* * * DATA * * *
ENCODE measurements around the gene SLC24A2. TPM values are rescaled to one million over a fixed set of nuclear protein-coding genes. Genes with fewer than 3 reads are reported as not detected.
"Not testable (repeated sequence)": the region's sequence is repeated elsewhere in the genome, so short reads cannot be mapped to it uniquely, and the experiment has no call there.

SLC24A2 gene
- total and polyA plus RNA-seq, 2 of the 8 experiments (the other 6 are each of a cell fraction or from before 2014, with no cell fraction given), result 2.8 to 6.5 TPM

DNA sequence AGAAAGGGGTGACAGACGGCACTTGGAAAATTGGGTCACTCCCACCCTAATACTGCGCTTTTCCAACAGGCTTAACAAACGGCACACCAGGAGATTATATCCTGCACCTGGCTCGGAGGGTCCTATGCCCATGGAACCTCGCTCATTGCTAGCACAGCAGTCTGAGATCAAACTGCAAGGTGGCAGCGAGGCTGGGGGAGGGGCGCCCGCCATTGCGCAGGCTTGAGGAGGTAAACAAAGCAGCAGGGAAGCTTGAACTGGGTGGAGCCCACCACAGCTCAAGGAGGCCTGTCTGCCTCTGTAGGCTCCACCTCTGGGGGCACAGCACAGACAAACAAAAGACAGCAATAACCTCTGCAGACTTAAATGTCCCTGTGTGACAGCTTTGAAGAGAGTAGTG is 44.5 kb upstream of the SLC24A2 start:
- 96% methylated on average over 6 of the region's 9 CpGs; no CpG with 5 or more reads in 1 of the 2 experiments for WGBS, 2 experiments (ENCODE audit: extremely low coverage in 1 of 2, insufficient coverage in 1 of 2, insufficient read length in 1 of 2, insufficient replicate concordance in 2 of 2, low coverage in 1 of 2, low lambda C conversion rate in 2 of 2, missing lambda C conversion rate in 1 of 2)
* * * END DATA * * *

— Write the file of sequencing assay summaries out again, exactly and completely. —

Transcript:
ENCODE measurements around the gene SLC24A2. TPM values are rescaled to one million over a fixed set of nuclear protein-coding genes. Genes with fewer than 3 reads are reported as not detected.
"Not testable (repeated sequence)": the region's sequence is repeated elsewhere in the genome, so short reads cannot be mapped to it uniquely, and the experiment has no call there.

SLC24A2 gene
- total and polyA plus RNA-seq, 2 of the 8 experiments (the other 6 are each of a cell fraction or from before 2014, with no cell fraction given), result 2.8 to 6.5 TPM

DNA sequence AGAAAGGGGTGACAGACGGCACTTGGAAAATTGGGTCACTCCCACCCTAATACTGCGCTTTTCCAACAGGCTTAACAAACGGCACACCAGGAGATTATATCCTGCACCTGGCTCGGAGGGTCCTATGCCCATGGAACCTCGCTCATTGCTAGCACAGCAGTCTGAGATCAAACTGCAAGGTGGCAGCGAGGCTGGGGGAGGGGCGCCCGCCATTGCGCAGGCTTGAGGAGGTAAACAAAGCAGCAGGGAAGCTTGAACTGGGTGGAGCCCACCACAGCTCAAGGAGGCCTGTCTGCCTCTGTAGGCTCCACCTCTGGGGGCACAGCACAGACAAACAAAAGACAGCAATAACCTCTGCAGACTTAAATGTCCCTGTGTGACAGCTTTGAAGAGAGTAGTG is 44.5 kb upstream of the SLC24A2 start:
- 96% methylated on average over 6 of the region's 9 CpGs; no CpG with 5 or more reads in 1 of the 2 experiments for WGBS, 2 experiments (ENCODE audit: extremely low coverage in 1 of 2, insufficient coverage in 1 of 2, insufficient read length in 1 of 2, insufficient replicate concordance in 2 of 2, low coverage in 1 of 2, low lambda C conversion rate in 2 of 2, missing lambda C conversion rate in 1 of 2)